God says: When you sink into deepest grief, remember me – for I am with you. When you believe you will never smile again, remain in me – for I live in you. When the darkness is so dense that the light of hope struggles to pierce it, call on me – for I am that light that no darkness can hold back. The prophets foretold and my son retells you that your mourning will become dancing. The psalmist reminds you that those who go out weeping as they carry seed to sow will also return with triumphant sheaves of joy.

As part of our Beatitudes thanksgiving, let us consider how we might bring the gift of presence to someone who mourns the loss of a person, employment, or a lifestyle.

nilmdts_logo1Find out more about the NILMDTS (Now I Lay Me Down to Sleep) organization, a group of photographers whose mission is to introduce remembrance photography to parents suffering the loss of a baby with a free gift of professional portraiture. Visit: https://www.nowilaymedowntosleep.org/

Tomorrow, hunger and thirst.

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Saturday, January 31, 2015

Gerard Seghers: The Patient Job

Gerard Seghers: The Patient Job

Daniel 12:6

How Long?

How long shall it be to the end of these appalling things?

Exodus 10:3: Moses and Aaron went to Pharaoh and said to him, “Thus says the Lord, the God of the Hebrews, ‘How long will you refuse to humble yourself before me? Let my people go, that they may serve me’.”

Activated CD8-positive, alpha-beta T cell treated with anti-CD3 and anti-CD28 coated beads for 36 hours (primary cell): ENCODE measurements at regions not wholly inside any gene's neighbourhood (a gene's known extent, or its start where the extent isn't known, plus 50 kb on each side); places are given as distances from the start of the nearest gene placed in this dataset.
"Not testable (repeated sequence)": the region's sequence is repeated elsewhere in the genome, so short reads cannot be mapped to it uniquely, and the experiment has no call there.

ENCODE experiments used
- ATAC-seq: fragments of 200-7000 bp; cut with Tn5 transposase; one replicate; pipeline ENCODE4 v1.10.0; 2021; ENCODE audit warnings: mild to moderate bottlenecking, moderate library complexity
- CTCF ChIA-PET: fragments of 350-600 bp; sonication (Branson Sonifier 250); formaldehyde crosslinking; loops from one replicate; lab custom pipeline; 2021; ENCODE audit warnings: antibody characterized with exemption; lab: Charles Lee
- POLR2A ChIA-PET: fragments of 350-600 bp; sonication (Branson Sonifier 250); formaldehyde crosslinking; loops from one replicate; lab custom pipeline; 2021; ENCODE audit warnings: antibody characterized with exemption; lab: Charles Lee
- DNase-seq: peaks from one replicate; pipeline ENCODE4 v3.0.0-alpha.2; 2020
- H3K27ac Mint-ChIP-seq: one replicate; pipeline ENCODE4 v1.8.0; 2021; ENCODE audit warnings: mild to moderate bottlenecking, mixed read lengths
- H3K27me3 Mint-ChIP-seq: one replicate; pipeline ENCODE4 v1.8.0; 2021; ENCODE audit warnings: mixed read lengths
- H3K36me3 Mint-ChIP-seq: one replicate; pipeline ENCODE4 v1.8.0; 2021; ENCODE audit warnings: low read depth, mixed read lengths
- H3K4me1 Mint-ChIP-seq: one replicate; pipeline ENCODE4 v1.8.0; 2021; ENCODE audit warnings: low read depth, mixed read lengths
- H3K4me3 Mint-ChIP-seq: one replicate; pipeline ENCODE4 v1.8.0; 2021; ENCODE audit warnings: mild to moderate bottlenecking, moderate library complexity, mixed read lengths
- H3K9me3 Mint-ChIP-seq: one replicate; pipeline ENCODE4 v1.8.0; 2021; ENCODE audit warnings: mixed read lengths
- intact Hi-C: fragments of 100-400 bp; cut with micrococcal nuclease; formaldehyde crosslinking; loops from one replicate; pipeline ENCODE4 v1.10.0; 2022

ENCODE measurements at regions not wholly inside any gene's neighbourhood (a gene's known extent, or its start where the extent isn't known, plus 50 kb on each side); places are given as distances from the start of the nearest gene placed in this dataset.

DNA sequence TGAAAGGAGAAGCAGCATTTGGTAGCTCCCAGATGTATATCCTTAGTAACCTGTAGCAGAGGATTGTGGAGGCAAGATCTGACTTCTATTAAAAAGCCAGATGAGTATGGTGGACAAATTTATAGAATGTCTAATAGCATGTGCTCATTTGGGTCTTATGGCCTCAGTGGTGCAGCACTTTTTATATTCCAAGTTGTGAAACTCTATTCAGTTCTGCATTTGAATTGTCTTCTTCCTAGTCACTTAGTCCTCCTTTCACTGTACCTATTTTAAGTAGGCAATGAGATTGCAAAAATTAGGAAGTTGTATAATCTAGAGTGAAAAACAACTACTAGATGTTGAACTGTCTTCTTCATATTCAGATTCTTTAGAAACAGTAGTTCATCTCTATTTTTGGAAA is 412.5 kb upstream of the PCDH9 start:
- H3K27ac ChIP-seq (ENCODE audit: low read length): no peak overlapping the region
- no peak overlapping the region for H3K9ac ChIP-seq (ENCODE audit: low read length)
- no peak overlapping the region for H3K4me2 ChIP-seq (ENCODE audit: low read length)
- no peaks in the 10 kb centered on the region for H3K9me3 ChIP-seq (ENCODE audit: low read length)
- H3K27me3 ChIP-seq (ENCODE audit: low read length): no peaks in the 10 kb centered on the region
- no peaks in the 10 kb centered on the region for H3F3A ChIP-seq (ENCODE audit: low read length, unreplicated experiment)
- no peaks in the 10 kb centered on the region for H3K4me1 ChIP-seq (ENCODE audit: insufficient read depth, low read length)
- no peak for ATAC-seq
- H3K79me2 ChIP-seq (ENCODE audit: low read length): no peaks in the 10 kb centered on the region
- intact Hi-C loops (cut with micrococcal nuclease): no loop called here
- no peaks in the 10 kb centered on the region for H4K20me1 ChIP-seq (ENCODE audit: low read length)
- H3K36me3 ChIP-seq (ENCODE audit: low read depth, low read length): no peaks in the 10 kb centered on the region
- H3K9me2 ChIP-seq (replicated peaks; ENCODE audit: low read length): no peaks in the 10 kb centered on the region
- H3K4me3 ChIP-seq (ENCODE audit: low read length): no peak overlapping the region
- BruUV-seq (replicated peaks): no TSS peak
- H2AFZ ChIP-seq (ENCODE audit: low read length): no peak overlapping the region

Exodus 10:7: Pharaoh’s servants said to him, “How long will this man be a snare to us? Let the men go, that they may serve the Lord their God. Do you not realize that Egypt is destroyed?”

Exodus 16:28: Then the Lord said to Moses, “How long do you refuse to keep my commandments and my instructions?”

Numbers 14:11: The Lord said to Moses, “How long will this people spurn me? And how long will they not believe in me, despite all the signs which I have performed in their midst?”

Joshua asks the men of Israel how long they will delay in moving into the Promised Land. (Joshua 18:3)

The priest Eli asks the barren Hannah how long she continue with her drunken babbling (1 Samuel 1:14) and the Lord asks Samuel how long he will grieve over the loss of Saul as king of Israel (1 Samuel 16:1).

In 1 Kings 18:21 Elijah asks the people how long their will vacillate between the Living God Yahweh and the false gods of the Baals.

Job’s companion, Bildad, asks Job how long he will refuse to acknowledge his sin – which he, in fact, did not commit (Job 8:2). He asks how long Job will put off speaking truth (Job 18:2). To this, Job replies: How long will you torment me and crush me with lies? (Job 19:1)

In these Old Testament verses we read the words we ourselves use when we are overwhelmed. We hear the human and divine plea for understanding; and we feel the urgent desire for resolution in all that seems precarious and unjust. Let us gather our moments of plight and petition, and bring them to the one who holds the answer to our prayers of supplication.

Tomorrow . . . a response.